Coffina: I want to talk a little bit more about the government. It was Google's concerns about censorship that caused it to exit mainland China in 2010, which really opened the door for Baidu to become the only dominant search engine. How do you see Baidu interacting with its regulators?

Su: I'd say that in general for the Internet sector in China, the government involvement is relatively small compared to some other sectors. So other than the requirement to censor some sensitive content as defined by the government, the Internet firms, including Baidu, have a lot of freedom in terms of running their own business.

What I wanted to highlight here is that, even before Google pulled out of China, Baidu was already the largest search engine in the country with revenue share twice that of Google, which we attributed mainly to its competitive advantages based on a good understanding of local users and clients, as well as extensive sales coverage.

So, in my view, as the firm continues to deliver useful products and services that connect to users and clients, Baidu--and for that matter all the other major Internet companies--does not really need special favor from the government in order to perform well. On the other hand, we've seen examples of Internet ventures in China that have strong government backing, but have not been particularly successful after several years of heavy investments.

Coffina: I'm not crazy about Baidu's variable interest entity structure. Can you explain briefly what this is and what Baidu does to protect its shareholders from conflicts of interest?

Su: The variable interest entity structure, or VIE, is a U.S. GAAP-compliant structure that allows foreign businesses to participate in the growth of regulated sectors in China, while complying with government laws and regulations.

So basically … through a series of contractual agreements, the structure can allow businesses that are incorporated outside of China to control the activities of the China-based VIEs without outright equity ownership, and entitle themselves to the bulk of economic returns of the VIE structure. In this way, the structure is set up to make sure that they comply with the FASB rules, so that these companies can consolidate the results of the VIEs in their SEC filings.

In my view, Baidu has done a pretty nice job setting out its VIE structure to help protect the shareholders of the ADR and making sure they can benefit from the economic profits of the VIE. So there are a couple of things that they've done. Number one, through contractual agreements in terms of licensing and technology consulting, the structure makes sure that the bulk of the economic profits of the VIE flows to the ADR, and through equity pledge and equity option purchase agreements, the listed company really tightly controls the equity stake of the VIE even without outright ownership. And through power of attorney agreements with the VIE, the listed Baidu basically controls the board decisions at the VIE level. So they are not going to really walk away from shareholders of the Baidu ADR.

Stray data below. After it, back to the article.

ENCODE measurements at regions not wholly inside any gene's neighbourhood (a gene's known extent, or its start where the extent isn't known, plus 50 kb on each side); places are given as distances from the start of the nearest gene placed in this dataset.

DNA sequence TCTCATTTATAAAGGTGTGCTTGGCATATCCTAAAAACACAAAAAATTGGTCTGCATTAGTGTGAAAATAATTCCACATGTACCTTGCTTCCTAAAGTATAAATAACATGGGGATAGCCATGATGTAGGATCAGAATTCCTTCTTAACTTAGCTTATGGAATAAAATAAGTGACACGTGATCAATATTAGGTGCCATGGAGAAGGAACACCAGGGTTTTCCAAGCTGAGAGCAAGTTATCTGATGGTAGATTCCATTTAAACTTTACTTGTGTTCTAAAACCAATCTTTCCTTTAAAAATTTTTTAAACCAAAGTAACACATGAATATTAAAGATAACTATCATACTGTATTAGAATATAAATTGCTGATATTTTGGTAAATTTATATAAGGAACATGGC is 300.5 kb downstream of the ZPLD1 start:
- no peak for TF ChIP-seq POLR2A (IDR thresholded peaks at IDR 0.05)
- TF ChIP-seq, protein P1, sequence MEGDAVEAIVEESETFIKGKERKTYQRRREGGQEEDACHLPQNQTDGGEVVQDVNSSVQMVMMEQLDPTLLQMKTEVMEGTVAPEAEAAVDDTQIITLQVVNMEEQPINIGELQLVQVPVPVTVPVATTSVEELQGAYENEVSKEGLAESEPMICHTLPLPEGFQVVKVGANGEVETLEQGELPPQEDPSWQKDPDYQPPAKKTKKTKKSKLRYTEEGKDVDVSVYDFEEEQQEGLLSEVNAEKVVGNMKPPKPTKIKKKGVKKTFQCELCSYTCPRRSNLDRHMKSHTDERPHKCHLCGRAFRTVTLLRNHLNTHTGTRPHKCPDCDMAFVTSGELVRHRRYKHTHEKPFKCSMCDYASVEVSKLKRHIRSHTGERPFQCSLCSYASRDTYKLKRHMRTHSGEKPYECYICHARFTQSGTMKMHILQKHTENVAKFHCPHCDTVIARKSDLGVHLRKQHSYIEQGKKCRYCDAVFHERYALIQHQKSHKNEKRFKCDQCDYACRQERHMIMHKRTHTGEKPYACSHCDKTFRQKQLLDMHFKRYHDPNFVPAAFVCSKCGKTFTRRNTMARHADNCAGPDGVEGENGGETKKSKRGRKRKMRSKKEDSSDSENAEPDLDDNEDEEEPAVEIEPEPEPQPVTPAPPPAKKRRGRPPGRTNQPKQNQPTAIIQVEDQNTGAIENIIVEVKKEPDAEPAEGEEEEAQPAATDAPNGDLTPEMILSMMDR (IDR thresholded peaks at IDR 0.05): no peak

Coffina: Lastly, similar to Facebook and Google in the U.S., Baidu has a dual share class structure that really concentrates voting power in the hands of the CEO, Robin Li. What's your impression of him?

Su: Robin Li has a solid technology background, I would say. He worked on search technology in the Silicon Valley before returning to China to found Baidu. He's very hands-on in terms of setting strategic and technology directions for the company, which we think is a good thing that should serve the firm well. Style-wise, he's very prudent and low key--not the flamboyant Internet venture founder that you typically see--and he's known as a very patient negotiator for strategic assets that Baidu has on its shopping list.

I'd say that Baidu management, and Robin Li in particular, was probably a little bit complacent after 2010, and probably did not fully anticipate how fast the mobile migration was taking place. That said, I'd give Robin Li and his management team credit for responding really quickly to the changes in the mobile Internet space and making strategic investments accordingly that really have positioned the firm well for long-term growth.

Coffina: Great. Thanks for joining me, Dan.

Su: Thanks.

Coffina: So, in conclusion, Baidu is a very rapidly growing company, making a lot of upfront investments in its future, particularly in terms of the transition to mobile advertising.

The stock looks very cheap, trading for about 16 times earnings, and the company has been growing somewhere in the neighborhood of 40% a year.

However, there are some risks that we need to get comfortable with, both specific to the company and that come with investing in China in particular.

For Morningstar StockInvestor, I'm Matt Coffina.